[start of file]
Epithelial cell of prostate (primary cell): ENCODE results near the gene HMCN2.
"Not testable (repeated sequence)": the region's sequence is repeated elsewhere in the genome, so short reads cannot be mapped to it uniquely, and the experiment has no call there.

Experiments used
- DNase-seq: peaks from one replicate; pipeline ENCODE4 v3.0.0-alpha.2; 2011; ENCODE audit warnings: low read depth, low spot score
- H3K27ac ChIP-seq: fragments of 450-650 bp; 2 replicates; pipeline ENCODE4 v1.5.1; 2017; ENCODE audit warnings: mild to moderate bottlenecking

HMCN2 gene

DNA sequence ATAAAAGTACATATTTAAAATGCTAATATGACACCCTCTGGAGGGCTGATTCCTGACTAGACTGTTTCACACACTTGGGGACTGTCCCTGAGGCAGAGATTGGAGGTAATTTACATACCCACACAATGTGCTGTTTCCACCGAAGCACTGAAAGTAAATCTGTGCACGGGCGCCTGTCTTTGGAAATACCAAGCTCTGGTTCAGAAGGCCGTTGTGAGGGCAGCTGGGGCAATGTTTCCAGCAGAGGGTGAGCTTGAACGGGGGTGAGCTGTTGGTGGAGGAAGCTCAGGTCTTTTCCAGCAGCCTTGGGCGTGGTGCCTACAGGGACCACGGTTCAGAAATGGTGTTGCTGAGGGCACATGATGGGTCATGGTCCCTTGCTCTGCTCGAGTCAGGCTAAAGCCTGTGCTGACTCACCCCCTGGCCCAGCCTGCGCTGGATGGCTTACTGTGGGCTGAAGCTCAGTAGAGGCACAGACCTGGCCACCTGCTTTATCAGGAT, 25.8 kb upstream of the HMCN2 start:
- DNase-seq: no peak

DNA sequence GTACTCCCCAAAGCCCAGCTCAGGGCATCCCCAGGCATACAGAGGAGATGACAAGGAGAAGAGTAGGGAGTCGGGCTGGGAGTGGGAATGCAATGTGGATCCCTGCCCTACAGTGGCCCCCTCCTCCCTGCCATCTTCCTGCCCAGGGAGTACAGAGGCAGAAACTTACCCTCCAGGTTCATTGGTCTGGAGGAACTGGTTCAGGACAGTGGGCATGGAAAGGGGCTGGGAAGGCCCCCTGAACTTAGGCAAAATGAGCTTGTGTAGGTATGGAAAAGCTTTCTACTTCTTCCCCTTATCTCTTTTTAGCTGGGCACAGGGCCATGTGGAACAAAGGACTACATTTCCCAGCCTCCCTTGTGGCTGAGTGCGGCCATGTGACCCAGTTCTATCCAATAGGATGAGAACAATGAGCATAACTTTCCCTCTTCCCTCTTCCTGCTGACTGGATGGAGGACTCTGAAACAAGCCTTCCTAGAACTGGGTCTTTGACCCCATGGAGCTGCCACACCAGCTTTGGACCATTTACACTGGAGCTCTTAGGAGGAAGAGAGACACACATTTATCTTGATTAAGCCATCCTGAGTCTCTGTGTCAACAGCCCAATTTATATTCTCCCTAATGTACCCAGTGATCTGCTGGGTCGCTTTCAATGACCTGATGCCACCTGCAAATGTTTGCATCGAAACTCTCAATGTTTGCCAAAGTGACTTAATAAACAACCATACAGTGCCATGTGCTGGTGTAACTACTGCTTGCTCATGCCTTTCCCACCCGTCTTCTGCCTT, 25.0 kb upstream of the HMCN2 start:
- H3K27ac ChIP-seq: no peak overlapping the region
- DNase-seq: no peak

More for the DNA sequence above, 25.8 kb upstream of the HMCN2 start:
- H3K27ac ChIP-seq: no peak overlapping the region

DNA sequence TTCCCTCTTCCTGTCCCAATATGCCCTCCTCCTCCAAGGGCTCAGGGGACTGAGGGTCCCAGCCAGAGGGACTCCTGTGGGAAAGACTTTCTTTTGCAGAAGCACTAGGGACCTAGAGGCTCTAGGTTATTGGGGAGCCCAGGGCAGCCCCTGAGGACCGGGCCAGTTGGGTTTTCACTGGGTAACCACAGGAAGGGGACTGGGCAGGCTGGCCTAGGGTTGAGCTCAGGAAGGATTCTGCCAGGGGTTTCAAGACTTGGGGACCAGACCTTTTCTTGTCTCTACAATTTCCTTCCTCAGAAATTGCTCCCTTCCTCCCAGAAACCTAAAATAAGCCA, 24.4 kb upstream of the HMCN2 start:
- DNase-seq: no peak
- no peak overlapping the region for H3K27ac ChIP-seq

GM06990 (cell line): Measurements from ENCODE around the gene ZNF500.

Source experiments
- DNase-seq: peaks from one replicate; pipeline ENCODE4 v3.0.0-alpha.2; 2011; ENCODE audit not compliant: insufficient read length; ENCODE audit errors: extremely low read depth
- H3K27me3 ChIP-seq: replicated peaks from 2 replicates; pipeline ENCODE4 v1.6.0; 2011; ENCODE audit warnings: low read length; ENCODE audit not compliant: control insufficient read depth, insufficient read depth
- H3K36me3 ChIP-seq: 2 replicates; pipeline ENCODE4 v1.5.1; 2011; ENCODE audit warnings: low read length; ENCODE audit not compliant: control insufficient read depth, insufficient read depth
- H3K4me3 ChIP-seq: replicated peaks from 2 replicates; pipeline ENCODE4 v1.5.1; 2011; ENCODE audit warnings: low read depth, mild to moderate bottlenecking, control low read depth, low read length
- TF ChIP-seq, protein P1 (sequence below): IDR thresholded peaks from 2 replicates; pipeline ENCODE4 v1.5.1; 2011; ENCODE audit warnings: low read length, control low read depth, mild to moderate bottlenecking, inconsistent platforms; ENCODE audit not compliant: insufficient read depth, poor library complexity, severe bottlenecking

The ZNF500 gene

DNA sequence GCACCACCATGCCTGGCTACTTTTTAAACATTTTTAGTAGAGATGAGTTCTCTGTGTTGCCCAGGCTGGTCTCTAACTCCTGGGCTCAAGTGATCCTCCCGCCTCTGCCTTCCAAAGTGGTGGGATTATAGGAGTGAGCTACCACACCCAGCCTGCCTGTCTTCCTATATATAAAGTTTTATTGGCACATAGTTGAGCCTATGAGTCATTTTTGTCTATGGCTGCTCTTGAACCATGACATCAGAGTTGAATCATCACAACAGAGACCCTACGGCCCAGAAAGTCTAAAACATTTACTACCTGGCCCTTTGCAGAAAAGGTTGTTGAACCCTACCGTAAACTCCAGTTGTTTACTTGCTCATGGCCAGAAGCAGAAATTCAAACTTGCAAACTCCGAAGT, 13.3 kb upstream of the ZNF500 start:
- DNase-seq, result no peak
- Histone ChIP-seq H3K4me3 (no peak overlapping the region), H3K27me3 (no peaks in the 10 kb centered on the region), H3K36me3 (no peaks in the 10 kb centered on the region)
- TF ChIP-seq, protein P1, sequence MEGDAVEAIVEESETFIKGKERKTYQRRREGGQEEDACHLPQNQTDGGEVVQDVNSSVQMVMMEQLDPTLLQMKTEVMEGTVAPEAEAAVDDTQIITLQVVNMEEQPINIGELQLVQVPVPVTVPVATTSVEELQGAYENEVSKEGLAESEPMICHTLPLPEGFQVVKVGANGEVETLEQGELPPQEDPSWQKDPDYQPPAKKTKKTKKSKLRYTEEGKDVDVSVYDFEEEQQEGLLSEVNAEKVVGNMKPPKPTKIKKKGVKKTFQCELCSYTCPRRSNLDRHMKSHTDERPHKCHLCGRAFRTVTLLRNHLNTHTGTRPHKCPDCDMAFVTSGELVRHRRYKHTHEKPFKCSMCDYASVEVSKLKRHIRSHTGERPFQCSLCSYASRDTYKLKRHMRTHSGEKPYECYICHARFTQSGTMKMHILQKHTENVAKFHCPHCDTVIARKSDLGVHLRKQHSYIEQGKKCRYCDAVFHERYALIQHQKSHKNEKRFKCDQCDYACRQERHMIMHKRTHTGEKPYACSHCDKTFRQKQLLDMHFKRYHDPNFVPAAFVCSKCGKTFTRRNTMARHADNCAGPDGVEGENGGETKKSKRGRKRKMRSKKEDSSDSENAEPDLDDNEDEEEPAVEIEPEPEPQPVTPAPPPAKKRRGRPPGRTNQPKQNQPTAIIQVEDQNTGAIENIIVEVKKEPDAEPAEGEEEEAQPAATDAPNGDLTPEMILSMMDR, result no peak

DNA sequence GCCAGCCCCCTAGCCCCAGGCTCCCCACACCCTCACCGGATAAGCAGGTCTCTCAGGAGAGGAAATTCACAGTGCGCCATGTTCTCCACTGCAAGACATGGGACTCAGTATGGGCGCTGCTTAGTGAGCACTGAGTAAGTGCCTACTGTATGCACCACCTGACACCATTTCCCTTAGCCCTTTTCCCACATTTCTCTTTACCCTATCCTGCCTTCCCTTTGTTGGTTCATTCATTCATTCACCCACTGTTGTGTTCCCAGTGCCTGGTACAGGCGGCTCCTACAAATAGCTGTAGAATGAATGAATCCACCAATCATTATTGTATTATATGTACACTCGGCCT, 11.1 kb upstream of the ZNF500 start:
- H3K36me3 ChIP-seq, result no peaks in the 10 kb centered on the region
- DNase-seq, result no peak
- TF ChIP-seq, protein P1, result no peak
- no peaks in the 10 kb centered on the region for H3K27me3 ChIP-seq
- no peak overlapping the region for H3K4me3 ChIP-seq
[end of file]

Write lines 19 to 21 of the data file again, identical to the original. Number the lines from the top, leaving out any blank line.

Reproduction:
- DNase-seq: peaks from one replicate; pipeline ENCODE4 v3.0.0-alpha.2; 2011; ENCODE audit not compliant: insufficient read length; ENCODE audit errors: extremely low read depth
- H3K27me3 ChIP-seq: replicated peaks from 2 replicates; pipeline ENCODE4 v1.6.0; 2011; ENCODE audit warnings: low read length; ENCODE audit not compliant: control insufficient read depth, insufficient read depth
- H3K36me3 ChIP-seq: 2 replicates; pipeline ENCODE4 v1.5.1; 2011; ENCODE audit warnings: low read length; ENCODE audit not compliant: control insufficient read depth, insufficient read depth